Restricted access

Mark S. Nagel and Lynn W. McGee

In 2002, the state of South Carolina authorized the University of South Carolina Beaufort (USCB) to alter its role and mission from a two-year college to a four-year, baccalaureate-granting institution. As part of its desire to become a “full-service” university, USCB planned to begin intercollegiate athletic competition by 2007. In addition to launching the athletic department, USCB needed to select a mascot and logo that would be appropriate not only for the new athletic department, but also for the two-campus institution that was located in the beautiful South Carolina Sea Islands. Rather than simply have the chancellor or the new athletic director select the mascot and color scheme, USCB formed a mascot selection committee comprised of various on and off-campus stakeholders who utilized survey research to solicit a wide variety of potential mascot choices before undertaking its evaluations and making its final recommendation. This case provides details regarding USCB’s mascot selection process and poses a variety of questions for students to contemplate when making athletic branding decisions.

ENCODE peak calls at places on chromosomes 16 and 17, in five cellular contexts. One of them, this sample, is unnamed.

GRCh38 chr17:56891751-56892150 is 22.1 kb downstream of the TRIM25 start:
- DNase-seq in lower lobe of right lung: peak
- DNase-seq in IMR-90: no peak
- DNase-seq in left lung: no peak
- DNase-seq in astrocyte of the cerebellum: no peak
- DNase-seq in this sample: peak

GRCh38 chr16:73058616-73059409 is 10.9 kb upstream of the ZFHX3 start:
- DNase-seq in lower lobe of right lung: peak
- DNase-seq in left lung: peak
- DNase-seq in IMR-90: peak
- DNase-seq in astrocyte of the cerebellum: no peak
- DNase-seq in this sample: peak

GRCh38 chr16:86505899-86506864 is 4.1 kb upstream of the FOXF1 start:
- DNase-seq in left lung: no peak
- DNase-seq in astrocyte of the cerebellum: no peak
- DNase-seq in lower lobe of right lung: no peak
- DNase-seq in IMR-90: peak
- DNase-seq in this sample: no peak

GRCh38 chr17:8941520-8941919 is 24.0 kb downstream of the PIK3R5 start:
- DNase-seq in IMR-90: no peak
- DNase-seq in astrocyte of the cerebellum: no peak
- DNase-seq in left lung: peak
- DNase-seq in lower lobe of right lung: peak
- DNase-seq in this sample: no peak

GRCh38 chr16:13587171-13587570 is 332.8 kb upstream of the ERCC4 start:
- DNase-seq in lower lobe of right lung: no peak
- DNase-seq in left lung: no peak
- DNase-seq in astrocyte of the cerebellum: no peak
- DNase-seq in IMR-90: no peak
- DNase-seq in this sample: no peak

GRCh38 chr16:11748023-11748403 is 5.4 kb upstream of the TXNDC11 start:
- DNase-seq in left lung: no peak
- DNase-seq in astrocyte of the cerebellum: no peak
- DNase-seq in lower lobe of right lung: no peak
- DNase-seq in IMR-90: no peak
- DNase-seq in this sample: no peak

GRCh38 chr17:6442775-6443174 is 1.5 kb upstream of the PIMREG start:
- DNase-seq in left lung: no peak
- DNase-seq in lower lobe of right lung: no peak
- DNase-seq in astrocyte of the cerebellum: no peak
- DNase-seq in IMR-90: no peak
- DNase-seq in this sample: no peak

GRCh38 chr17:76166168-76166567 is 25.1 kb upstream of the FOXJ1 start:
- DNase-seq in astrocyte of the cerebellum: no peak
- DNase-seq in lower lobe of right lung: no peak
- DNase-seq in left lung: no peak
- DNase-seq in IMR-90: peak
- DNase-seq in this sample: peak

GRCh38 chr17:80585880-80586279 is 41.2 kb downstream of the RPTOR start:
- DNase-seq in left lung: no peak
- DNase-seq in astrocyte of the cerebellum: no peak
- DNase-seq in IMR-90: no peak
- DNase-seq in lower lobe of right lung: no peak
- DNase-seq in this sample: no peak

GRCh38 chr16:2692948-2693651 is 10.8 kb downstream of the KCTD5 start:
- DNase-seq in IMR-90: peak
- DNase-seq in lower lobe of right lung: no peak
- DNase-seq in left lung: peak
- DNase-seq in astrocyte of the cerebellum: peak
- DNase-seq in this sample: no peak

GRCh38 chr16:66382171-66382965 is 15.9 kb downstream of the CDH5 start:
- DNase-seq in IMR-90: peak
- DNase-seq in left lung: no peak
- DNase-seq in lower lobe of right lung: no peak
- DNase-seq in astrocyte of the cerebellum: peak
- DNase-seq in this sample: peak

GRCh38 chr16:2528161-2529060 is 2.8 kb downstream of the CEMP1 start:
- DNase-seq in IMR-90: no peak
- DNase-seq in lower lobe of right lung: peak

Restricted access

Ari Kim, Moonhoon Choi and Kyriaki Kaplanidou

Residents’ support for hosting the Olympic Games is crucial for a bid to succeed in the Olympic host-city selection process. Because of the vital role of the media in framing public perceptions of Olympic bids, the purpose of this study was to examine media coverage of hosting the Olympic Games during the Olympic host-city bid process. A quantitative content analysis was conducted on newspaper articles about Pyeongchang, Korea. Pyeongchang was a candidate city for 3 consecutive bids for the Winter Olympic Games, and it finally won its latest bid to host the 2018 Games. Six hundred Korean newspaper articles were collected for analysis. The results indicated that positive, nationwide discussions of hosting the Olympic Games were presented during the successful bid. Infrastructure legacy was mentioned frequently and dominantly for both successful and unsuccessful bid periods, whereas the presence of sport-development and sociocultural-legacy themes increased in the latest, successful, bid. In addition, extensive coverage related to celebrity endorsement was found during the successful bid.